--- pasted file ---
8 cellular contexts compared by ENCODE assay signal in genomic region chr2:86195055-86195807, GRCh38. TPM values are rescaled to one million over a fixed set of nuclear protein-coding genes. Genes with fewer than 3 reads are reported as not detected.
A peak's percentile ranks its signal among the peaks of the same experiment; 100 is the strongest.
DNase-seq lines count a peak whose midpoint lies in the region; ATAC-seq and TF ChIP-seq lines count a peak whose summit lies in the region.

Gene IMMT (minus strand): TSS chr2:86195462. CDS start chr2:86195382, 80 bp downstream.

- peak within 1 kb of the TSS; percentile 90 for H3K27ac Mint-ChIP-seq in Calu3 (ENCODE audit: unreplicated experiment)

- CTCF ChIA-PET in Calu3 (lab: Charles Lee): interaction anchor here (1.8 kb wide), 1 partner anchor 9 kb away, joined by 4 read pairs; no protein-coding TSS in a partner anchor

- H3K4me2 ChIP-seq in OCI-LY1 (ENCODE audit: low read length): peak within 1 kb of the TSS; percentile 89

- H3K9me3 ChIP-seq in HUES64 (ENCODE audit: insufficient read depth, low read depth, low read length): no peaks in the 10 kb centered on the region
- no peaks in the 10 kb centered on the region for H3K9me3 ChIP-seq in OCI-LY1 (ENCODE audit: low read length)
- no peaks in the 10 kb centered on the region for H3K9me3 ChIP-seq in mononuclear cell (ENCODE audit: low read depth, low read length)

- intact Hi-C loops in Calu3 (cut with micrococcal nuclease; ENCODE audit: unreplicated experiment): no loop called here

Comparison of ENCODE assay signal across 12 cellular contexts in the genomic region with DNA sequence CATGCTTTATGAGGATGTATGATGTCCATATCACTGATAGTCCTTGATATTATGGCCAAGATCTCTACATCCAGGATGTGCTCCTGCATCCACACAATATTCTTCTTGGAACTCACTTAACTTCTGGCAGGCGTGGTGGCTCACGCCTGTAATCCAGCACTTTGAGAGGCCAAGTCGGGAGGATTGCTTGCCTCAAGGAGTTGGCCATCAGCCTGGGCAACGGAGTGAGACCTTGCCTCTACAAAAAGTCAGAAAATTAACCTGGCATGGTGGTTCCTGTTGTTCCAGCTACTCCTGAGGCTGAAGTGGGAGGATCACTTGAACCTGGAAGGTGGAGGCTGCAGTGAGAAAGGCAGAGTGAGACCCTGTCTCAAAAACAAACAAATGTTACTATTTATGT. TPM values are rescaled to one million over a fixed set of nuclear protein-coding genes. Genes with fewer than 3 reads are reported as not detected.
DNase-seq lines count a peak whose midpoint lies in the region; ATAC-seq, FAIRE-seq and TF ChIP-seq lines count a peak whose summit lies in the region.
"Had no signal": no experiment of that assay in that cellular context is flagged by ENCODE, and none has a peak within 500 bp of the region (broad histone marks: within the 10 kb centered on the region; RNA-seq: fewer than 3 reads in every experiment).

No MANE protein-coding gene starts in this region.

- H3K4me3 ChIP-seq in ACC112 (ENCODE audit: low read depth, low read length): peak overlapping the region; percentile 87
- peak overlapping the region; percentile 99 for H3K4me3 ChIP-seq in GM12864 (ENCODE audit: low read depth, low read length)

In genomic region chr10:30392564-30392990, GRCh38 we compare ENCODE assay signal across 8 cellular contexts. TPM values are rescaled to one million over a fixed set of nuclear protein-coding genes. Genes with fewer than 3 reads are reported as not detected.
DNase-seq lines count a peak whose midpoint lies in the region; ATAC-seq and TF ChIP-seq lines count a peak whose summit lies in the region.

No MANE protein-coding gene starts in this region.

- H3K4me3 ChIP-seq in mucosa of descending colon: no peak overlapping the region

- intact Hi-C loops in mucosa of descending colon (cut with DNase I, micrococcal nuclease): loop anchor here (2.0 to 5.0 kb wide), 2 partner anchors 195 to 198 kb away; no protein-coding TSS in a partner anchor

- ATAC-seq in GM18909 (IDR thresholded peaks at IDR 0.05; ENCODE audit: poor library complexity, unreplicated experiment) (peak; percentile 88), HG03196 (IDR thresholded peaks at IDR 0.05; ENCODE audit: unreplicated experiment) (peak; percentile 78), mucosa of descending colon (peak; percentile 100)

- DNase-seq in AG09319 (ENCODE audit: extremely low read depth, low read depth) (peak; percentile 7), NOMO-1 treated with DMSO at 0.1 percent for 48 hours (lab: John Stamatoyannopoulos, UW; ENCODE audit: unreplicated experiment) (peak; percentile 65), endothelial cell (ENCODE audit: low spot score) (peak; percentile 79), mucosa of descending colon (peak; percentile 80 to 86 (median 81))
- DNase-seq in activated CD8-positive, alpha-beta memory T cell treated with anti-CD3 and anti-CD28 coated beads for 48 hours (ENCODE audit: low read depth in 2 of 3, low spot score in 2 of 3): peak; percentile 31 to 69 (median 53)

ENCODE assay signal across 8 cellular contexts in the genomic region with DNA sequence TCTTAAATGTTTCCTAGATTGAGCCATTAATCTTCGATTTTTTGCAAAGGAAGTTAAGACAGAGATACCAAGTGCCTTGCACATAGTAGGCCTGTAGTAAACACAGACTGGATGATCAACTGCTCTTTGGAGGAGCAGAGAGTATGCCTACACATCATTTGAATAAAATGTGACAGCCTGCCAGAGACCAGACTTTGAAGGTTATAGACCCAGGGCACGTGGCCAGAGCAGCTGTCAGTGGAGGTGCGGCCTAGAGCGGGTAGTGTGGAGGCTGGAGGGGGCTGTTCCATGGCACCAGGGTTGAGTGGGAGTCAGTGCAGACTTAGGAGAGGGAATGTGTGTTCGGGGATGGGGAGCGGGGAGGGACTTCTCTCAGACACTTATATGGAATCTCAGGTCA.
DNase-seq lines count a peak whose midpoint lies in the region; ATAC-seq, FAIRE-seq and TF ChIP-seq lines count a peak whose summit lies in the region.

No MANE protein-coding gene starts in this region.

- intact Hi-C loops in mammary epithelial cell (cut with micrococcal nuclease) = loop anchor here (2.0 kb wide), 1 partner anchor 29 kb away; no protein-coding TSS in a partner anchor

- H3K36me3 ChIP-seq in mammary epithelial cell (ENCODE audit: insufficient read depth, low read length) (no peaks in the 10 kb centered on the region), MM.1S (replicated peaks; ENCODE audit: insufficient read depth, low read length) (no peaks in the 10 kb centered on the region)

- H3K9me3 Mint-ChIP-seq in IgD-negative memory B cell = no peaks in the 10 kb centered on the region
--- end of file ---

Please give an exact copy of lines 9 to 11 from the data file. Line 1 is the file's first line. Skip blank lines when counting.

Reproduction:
- no peaks in the 10 kb centered on the region for H3K9me3 ChIP-seq in OCI-LY1 (ENCODE audit: low read length)
- no peaks in the 10 kb centered on the region for H3K9me3 ChIP-seq in mononuclear cell (ENCODE audit: low read depth, low read length)

- intact Hi-C loops in Calu3 (cut with micrococcal nuclease; ENCODE audit: unreplicated experiment): no loop called here